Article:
“Our machines work around the clock, five days a week,” says Robert Cooney, Plastikos manufacturing manager, “and we can also continue on the weekend if necessary.” Using a host- computer system from Arburg, he adds, “We record the machine parameters necessary for quality control and documentation and archive all data sets. Thanks to this system and cavity-pressure measurement throughout our production, we can monitor quality and efficiency on an end-to-end basis and respond well in advance before reject parts are produced.”

Another example is Vorwerk & Co. KG in Wuppertal, Germany, which uses two Arburg turnkey systems in production of bearing shafts that are key components in the company’s Thermomix multifunction blenders. The cells are built around two vertical injection machines with four-cavity molds, one of which operates with a rotary table. The systems also include a six-axis robot, an insert feeder, and a preheating and transfer station. The robot is the central handling device in the cell, picking up shaft inserts from the preheating station, placing them in the molds, removing the overmolded shafts, and depositing them in pallets at the transfer station. Electric barriers at the clamping units ensure that the robot is out of the way before the molds close. A single human operator loads empty pallets and removes full ones.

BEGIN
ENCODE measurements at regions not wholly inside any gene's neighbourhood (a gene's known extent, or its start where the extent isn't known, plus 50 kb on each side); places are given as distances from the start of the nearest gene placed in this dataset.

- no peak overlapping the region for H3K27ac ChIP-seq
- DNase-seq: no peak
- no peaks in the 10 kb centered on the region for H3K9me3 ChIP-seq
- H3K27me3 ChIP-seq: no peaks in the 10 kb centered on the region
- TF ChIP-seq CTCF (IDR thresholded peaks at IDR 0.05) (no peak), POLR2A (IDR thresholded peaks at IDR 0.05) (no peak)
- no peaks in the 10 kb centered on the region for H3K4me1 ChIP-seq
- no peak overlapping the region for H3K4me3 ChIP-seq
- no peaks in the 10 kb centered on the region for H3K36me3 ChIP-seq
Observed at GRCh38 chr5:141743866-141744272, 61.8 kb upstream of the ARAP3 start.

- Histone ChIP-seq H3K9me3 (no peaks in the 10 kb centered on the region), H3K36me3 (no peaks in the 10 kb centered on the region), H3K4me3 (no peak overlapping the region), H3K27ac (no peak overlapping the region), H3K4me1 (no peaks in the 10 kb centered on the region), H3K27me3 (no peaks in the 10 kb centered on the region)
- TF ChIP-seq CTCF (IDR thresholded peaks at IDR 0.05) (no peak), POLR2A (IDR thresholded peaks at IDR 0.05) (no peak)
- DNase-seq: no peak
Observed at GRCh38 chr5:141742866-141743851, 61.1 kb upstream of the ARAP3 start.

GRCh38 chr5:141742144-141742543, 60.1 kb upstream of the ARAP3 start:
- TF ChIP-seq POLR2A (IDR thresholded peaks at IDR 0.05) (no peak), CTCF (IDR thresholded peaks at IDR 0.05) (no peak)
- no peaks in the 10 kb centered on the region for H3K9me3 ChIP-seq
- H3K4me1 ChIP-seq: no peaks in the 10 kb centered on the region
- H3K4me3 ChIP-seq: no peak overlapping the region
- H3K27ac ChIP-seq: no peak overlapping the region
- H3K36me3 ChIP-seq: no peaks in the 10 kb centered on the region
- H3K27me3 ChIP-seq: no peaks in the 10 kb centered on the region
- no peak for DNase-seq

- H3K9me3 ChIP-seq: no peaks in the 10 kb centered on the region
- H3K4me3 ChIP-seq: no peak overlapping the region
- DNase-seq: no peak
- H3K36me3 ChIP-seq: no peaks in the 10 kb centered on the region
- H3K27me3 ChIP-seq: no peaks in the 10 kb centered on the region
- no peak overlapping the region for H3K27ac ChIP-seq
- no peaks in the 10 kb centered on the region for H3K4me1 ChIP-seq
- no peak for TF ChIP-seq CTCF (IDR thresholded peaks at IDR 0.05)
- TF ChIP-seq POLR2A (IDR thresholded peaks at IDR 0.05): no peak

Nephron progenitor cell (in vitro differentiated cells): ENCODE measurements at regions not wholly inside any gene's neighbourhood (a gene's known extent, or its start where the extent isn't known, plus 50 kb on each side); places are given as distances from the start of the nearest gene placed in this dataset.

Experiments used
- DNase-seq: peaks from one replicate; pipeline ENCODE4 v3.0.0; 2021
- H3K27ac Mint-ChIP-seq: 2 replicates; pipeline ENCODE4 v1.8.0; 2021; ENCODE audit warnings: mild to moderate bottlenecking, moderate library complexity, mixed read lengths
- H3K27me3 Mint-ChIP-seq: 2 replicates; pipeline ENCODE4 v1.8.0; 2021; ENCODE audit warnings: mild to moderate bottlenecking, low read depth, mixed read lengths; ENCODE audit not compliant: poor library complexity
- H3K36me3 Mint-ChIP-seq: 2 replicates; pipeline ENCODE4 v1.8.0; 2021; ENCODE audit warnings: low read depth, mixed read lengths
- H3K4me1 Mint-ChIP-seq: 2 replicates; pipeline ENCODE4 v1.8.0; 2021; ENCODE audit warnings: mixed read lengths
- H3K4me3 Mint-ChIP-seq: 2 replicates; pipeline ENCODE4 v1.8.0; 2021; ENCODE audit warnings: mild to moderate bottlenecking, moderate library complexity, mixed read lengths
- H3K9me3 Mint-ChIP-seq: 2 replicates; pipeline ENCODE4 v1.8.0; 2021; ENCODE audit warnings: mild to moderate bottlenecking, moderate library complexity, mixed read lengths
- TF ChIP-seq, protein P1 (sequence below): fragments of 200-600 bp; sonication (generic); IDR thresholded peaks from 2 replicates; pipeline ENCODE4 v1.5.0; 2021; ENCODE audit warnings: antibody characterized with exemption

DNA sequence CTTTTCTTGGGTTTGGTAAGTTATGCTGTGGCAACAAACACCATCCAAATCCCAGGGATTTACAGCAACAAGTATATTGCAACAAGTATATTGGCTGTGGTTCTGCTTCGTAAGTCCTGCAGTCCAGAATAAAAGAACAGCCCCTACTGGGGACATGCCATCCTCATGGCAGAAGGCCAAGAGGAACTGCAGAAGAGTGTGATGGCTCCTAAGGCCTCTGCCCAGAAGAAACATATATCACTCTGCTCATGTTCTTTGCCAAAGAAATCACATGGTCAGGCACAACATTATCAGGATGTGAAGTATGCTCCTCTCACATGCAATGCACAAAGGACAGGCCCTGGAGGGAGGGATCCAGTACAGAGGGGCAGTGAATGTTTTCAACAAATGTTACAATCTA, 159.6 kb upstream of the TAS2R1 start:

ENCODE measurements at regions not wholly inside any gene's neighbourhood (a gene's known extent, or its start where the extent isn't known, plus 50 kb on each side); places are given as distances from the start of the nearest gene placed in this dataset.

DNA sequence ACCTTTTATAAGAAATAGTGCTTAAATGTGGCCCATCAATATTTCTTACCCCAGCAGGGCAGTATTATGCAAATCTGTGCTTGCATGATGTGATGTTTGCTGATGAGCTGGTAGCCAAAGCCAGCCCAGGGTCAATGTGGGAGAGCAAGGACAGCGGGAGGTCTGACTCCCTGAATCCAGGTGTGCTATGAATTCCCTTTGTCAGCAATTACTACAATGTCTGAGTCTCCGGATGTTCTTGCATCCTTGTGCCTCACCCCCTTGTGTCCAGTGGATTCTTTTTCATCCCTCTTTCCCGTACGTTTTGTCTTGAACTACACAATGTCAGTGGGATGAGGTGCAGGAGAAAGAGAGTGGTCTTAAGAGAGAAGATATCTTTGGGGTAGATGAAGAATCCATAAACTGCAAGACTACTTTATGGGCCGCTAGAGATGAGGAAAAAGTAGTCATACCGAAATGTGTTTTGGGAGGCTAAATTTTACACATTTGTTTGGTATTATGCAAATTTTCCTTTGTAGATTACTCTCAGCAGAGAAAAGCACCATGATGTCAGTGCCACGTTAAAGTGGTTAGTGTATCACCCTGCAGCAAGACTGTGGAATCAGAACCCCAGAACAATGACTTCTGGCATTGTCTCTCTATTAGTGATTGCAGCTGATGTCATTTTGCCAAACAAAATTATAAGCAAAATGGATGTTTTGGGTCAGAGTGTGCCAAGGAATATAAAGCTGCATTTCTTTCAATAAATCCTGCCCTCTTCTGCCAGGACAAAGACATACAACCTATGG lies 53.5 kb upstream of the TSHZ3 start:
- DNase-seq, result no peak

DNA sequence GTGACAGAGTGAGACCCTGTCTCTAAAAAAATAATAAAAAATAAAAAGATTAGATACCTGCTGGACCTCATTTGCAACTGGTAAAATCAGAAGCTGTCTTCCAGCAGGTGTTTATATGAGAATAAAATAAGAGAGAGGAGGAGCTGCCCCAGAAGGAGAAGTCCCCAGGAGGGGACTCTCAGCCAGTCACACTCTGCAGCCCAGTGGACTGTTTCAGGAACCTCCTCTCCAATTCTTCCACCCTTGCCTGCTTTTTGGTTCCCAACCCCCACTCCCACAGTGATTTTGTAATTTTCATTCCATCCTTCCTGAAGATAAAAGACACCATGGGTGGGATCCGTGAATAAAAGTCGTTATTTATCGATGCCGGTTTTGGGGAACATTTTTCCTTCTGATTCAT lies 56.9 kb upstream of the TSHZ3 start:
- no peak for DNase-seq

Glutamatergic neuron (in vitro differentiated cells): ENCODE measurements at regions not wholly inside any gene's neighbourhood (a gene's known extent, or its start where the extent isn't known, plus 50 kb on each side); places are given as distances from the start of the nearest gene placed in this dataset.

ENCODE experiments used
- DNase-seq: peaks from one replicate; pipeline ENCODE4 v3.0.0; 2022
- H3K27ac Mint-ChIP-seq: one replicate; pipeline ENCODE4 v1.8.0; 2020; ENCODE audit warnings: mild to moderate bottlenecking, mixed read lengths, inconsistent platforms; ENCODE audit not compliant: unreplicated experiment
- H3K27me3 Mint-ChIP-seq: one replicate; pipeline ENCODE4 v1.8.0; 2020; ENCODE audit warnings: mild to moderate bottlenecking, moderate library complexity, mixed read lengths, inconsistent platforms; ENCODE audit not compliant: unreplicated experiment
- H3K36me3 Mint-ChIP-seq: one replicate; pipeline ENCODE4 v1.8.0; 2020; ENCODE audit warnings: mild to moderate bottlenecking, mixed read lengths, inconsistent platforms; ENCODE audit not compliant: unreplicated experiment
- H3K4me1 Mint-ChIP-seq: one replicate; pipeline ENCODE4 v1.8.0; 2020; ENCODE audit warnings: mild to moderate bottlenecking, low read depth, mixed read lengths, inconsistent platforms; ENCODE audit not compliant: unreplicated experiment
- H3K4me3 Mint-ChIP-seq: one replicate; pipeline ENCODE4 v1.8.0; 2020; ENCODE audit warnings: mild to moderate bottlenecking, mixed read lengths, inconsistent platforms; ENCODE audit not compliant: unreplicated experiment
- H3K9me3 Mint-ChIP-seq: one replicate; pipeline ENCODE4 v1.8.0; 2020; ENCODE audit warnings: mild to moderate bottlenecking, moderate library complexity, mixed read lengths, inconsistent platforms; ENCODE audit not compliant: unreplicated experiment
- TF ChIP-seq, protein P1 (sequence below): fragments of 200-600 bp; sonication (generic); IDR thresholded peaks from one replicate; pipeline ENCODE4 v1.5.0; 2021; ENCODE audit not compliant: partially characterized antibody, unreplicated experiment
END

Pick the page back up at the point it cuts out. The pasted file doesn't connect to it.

The highly automated turnkey systems at Plastikos and Vorwerk allow these molders to produce critical precision components quickly and cost-effectively. Given this integration of upstream and downstream operations, the combination of injection molding and other processes, with centralized control and process monitoring via a central host-computer system, these companies can be said to be well on their way to implementing Industry 4.0. However, in reality, even these innovative molders have only begun to open up the full potential of Industry 4.0.